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Understanding Caregiver Financial Distress

“There is a financial struggle in our particular situation. You know, we do dip into our savings and our investments and our lines of credits to pay these things, to get the support and care that not only they need, but that they deserve. So there is a great financial impact and with financial impact comes emotional impact because you are always thinking about money. You are always thinking about debt. You're always thinking about how to pay off that debt. You're always thinking about that line of credit.” (OCC Member)

When family, friends and neighbours take on the responsibilities of unpaid care for a loved one, they may expect to face intense time pressures, the emotional weight of their responsibilities, the difficulties of system navigation, or the shortfalls of Ontario’s acute care system, all of which are serious and significant challenges for caregivers. What frequently surprises caregivers is the financial impact of caregiving, a challenge that receives little public attention or policy response.

To improve understanding of caregiver financial distress, encourage development of the evidence base for policy change, and support caregivers and those who support them to advocate for change, the OCC has developed information, tools and resources about caregiver financial distress. We will continue to add material. Check back in to see more!

Understanding caregiver financial distress

While financial distress is a common and pressing issue among caregivers, it is little discussed and often poorly understood. These resources provide an overview of the caregiver financial distress, including what it is, how common it is, what causes it and ideas for addressing it.


OCC's Briefing Note on financial distress gives you the key facts that you need to understand caregiver financial distress and to advocate for effective change. 



Read OCC's Policy Paper to understand the nature of caregiver financial distress in Ontario, its causes, and directions for change. 

OCC's slide deck can be used as a quick resource to share the key points about caregiver financial distress in Ontario. 

Experiences of caregivers with financial distress

The best way to understand the impact of caregiver financial distress is through the voices and experiences of caregivers themselves. These resources tell the stories and share the perspectives of caregivers themselves.

Benefits of providing direct financial supports to caregivers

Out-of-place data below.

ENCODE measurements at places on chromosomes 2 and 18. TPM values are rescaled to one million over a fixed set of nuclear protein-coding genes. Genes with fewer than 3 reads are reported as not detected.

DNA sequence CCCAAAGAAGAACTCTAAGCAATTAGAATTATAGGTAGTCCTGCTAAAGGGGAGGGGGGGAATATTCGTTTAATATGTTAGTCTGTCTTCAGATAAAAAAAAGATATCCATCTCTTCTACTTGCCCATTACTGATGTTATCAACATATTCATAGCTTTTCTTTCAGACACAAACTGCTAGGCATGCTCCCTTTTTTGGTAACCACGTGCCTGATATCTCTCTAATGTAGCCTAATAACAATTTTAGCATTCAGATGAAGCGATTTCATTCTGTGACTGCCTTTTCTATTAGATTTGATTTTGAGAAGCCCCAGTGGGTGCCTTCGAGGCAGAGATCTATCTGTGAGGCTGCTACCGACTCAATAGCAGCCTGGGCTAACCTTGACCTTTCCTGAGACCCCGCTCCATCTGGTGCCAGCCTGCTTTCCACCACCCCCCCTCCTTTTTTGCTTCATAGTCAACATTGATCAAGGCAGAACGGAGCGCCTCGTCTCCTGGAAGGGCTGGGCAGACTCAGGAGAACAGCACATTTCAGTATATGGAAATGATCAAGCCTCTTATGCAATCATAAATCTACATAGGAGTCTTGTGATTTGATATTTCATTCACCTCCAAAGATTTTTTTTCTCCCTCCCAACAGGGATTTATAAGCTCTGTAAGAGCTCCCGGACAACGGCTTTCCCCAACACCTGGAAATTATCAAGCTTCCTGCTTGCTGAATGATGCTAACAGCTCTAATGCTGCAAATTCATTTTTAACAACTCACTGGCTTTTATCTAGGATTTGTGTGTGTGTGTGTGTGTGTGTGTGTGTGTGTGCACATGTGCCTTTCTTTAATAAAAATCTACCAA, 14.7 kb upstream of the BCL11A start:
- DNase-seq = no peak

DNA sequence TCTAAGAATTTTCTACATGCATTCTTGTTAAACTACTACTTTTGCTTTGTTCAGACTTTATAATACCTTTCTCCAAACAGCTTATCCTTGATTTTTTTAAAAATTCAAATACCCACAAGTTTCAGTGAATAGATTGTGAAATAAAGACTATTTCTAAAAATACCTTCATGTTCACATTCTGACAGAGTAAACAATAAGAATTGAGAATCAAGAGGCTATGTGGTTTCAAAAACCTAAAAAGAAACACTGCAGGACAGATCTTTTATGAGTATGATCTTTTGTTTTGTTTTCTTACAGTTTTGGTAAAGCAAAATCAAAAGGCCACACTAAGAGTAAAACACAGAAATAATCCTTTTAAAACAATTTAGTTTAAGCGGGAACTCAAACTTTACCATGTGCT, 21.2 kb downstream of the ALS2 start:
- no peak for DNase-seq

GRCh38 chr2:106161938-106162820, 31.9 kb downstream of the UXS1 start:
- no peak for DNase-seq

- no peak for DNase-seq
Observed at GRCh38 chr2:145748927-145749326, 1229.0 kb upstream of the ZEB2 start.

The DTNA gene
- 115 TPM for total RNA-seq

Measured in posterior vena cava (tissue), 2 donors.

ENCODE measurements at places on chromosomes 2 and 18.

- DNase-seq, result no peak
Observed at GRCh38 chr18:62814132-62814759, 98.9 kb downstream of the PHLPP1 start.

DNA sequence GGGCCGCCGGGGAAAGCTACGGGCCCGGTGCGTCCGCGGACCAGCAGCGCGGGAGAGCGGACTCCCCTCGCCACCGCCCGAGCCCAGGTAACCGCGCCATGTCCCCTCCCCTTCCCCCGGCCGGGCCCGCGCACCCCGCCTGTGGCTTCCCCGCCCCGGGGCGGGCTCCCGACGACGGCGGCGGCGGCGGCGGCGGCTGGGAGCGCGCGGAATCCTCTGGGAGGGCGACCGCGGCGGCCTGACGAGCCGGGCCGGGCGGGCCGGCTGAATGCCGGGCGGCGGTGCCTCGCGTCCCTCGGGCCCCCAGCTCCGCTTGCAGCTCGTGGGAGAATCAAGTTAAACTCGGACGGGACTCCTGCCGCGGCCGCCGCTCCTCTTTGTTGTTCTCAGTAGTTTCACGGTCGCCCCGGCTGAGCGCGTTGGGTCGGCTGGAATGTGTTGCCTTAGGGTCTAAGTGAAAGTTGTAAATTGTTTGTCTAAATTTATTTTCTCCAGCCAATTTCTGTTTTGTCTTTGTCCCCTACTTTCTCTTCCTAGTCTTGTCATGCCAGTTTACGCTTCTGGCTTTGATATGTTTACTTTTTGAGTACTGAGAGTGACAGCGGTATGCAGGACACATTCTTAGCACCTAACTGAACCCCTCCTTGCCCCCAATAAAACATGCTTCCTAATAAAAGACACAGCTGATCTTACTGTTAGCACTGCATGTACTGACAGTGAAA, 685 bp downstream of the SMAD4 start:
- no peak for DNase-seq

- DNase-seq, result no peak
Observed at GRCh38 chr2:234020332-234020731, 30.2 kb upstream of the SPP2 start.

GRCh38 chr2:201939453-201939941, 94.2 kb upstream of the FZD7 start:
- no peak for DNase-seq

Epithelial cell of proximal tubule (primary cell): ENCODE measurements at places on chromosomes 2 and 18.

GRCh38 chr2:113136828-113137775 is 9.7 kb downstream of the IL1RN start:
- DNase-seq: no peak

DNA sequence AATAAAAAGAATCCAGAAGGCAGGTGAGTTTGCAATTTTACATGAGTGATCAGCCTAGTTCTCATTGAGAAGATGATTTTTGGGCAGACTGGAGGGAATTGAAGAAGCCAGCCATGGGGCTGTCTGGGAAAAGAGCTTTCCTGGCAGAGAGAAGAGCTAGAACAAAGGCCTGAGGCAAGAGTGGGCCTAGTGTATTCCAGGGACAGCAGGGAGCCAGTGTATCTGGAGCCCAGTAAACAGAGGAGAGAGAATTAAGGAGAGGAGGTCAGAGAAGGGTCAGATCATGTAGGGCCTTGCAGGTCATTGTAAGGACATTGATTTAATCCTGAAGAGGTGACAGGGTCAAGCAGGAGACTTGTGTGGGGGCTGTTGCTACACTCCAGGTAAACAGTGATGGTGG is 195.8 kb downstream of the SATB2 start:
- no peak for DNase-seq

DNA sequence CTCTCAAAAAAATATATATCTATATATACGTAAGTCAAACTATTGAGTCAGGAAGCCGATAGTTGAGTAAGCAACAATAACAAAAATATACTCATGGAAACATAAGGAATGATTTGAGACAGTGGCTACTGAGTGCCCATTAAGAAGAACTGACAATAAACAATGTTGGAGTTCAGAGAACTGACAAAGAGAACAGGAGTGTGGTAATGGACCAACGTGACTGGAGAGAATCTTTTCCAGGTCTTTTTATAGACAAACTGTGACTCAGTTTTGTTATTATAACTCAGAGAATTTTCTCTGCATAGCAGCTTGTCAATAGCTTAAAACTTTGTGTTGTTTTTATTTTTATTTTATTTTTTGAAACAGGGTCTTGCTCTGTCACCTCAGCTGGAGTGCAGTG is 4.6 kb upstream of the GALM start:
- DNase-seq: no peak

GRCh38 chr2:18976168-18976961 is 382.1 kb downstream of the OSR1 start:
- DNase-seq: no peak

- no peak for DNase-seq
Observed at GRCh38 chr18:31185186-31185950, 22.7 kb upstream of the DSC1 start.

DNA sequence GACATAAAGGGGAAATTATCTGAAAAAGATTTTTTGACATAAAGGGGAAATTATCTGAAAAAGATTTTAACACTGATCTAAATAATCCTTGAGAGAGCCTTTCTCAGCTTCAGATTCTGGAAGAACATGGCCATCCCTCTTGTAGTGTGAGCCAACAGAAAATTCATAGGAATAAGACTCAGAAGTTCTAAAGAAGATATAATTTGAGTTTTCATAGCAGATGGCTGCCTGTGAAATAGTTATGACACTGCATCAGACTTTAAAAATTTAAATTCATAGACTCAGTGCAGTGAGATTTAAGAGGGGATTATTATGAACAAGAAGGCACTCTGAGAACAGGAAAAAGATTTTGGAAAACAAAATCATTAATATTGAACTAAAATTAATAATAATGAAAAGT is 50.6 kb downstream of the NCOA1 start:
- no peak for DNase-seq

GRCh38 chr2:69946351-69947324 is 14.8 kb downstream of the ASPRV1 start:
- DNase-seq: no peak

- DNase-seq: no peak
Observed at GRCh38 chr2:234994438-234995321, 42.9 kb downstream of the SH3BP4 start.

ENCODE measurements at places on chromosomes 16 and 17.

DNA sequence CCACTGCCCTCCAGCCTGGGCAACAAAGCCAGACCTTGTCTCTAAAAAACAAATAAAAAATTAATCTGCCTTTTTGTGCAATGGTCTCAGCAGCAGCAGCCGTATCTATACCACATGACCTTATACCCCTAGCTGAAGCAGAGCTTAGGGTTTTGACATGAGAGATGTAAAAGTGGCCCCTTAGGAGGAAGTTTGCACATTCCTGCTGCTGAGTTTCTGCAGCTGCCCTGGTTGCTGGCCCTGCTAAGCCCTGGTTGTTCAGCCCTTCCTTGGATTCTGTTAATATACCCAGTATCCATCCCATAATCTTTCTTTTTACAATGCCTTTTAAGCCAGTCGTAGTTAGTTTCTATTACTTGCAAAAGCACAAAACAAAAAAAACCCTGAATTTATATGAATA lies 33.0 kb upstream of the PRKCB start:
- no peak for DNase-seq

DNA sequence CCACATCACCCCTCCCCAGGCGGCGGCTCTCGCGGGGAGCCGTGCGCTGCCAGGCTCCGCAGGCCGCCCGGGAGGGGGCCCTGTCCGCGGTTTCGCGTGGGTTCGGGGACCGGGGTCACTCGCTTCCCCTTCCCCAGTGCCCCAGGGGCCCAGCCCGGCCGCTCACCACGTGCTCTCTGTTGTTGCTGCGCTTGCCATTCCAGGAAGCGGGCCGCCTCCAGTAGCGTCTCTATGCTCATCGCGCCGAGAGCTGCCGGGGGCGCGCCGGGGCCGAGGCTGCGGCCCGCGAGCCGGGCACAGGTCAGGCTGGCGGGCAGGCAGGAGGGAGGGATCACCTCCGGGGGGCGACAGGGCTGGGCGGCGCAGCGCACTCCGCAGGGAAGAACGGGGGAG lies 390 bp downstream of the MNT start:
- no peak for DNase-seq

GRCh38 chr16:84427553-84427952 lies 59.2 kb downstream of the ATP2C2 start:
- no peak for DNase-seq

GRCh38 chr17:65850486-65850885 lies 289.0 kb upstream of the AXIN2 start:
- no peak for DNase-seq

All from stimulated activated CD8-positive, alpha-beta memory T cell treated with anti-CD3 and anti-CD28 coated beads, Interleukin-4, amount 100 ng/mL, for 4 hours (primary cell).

Direct financial supports for caregivers are the right thing to do. Financial supports recognize that what caregivers do is valuable – indeed, essential – and that it requires effort, skill and sacrifice.

Providing caregivers with financial supports can also protect the physical, mental and emotional health of caregivers, as ongoing financial strain can undermine health. Financial supports for caregivers also benefit care recipients, because they support caregivers in providing quality care.

Finally, direct financial supports benefit the health and long-term care systems by supporting care in the community and reducing system pressures. Financial distress can force families to resort to costly institutional arrangements. Providing financial supports can delay or even avoid placement to long-term care or other congregate settings, or reduce repeated resort to acute care settings.


OCC has undertaken a cost benefit analysis of direct financial supports for caregivers, using the Nova Scotia experience with their Caregiver Allowance as a test case. 

Read the full research paper on the impact on government finances of providing direct cash benefits to caregivers. Or, for a quick overview, read our briefing note. 

Developing effective policy solutions

There has been relatively little focused policy attention on identifying the best means of addressing caregiver financial distress. Who should be targeted by a caregiver benefit? How should such a benefit be delivered – through the tax system or otherwise? What size of benefit is necessary to have a positive impact?

To examine these questions, the OCC has partnered with the Public Good Initiative, an initiative of the University of Toronto’s Munk School of Public Policy. Over the course of 2022 – 2023, the consultants at the Public Good Initiative used their skills in policy research and analysis to look at what has been done in other jurisdictions and to develop recommendations for an effective financial benefit for caregivers.


There are effective, implementable policy solutions available to address caregiver financial distress. The OCC has identified practical steps that the government can take now, that will benefit caregivers, those they provide care to, our health and social systems, and all of us. 

As a first step, the Public Good Initiative reviewed programs across Canada that provide direct financial supports to caregivers, to see what can be learned from their experiences. 

 The Public Good Initiative has developed detailed recommendations for an effective and implementable Caregiver Support Benefit. Effective financial supports can sustain caregivers, and in doing so, also sustain our health, long-term care and community supports systems.





To learn more about the Public Good Initiative, click here

More resources

OCC has been working to gather information and resources on caregiver financial distress, including statistical studies, academic and policy research, and report and recommendations. These resources are a good starting point. 


If there is something that you think we should include, let us know!

Coming soon ....

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